Teaching in Rural America: Georgia Holt Inspires Students to Dream Big

HAEd recently received a request for a donation of a Harvard pennant from Georgia Holt, a fifth grade teacher in Georgia. We were happy to accommodate her request, and she kindly shared this story:

I teach school at Hamilton Crossing Elementary in a rural county in Georgia, outside of Atlanta. I teach fifth grade reading. Part of my classroom structure allows for “Book Club” time. A period of time where students pick novels of their choice, respond to them, and discuss different book topics with their classmates. Book Club groups are organized by names of colleges.

 Georgia's fifth grade class.

Georgia's fifth grade class.

The first day I introduced this activity to my fifth graders, I was shocked that my introduction to our class book clubs turned into an introduction about the names of our groups! My students had no idea that the titles I had chosen were names of Universities.  The colleges I highlighted were: Harvard, Stanford, Yale, Cornell, and Columbia. I used these specific colleges on purpose. I wanted my students to aim high. I wanted them to become familiar of the idea of associating themselves with a names like Harvard. That this could be their reality. Then maybe these universities would not seem as foreign or unreachable to my students!

After a somewhat lengthy discussion on these particular colleges, the discussion quickly turned into why would anyone go to college? WHAT!!!  Seeing this as a “teachable moment”, I scrapped my lesson plans, and felt compelled to continue this discussion. After all, in fifth grade the majority of my class had already decided that they were NOT going to college.

When I was in fifth grade I was going to be a lawyer and I was going to Harvard! Obviously my life changed direction but I was thinking about my future! So I asked them, “why don’t you want to go to college”? Their responses were:  What was the point? College cost too much money? I am not smart enough! My parents said college is for smart, rich people. Or my personal favorite, the only reason to go to college is to play sports!  I realized at that moment, these students needed someone to believe in them and to show them that they CAN go to college despite their uncontrollable circumstances. They are smart enough. They are good enough!  I wanted them to understand that with hard work and the right attitude, anything is possible! PERIOD! That is when I decided I needed to expose these students to colleges around the country, just to get them thinking about the possibility of their future.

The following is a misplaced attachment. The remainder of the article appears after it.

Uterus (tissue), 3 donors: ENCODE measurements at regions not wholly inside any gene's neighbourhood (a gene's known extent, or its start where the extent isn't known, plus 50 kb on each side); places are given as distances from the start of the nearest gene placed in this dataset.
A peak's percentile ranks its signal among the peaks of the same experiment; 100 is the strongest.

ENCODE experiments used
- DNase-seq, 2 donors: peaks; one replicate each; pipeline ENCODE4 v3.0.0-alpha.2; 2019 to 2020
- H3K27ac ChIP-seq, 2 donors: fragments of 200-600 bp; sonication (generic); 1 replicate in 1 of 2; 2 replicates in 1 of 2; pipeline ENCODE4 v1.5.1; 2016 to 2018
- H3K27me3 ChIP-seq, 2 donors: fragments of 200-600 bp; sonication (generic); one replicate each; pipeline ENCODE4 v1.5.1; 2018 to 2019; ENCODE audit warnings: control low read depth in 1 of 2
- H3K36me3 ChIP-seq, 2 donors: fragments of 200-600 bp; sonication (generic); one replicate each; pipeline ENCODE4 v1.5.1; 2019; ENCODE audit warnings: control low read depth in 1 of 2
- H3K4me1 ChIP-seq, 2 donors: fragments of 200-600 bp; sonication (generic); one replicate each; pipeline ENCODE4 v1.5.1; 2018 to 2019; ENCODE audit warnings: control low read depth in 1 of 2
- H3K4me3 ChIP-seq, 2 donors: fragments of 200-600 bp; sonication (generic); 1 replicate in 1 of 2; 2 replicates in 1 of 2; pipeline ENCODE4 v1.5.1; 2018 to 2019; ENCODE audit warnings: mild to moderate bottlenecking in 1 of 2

So I started emailing! I brainstormed every college I could think of across the United States. The Ivy Leagues, the state schools, and even the small liberal colleges! I could have just emailed schools in Georgia, but I wanted to expose them the idea that they can travel to go to school too. They can stay here in GA or they can go far away, the point is that it is THEIR CHOICE. Every pennant I hang up in my room starts a discussion. Whether it is about the awesome basketball team that school has, or where a particular school is located? That is what I wanted, exposure!

 Pennants hanging in Georgia's classroom.

Pennants hanging in Georgia's classroom.

I know that my students are only 10-11 years old and many of them may not go to Harvard or Yale, but some of them might! All of them can try and all of them can dream. I have taught in rural America for the duration of my teaching tenure. In Montana and now in Georgia and one thing I do know is that we often overlook our rural communities and students. We focus on inner city poverty, but poverty is also rural and rural communities are often without the resources they need.

Without resources it is difficult to reach the students who need us the most. If I can help one of my students see their value to society, if I can help them dream and see a promising future, then I have accomplished what I set out to do! I am overwhelmed by the generosity that many colleges and universities have shown me in the past few months! I will continue to hang pennants for as long as they keep coming in the mail!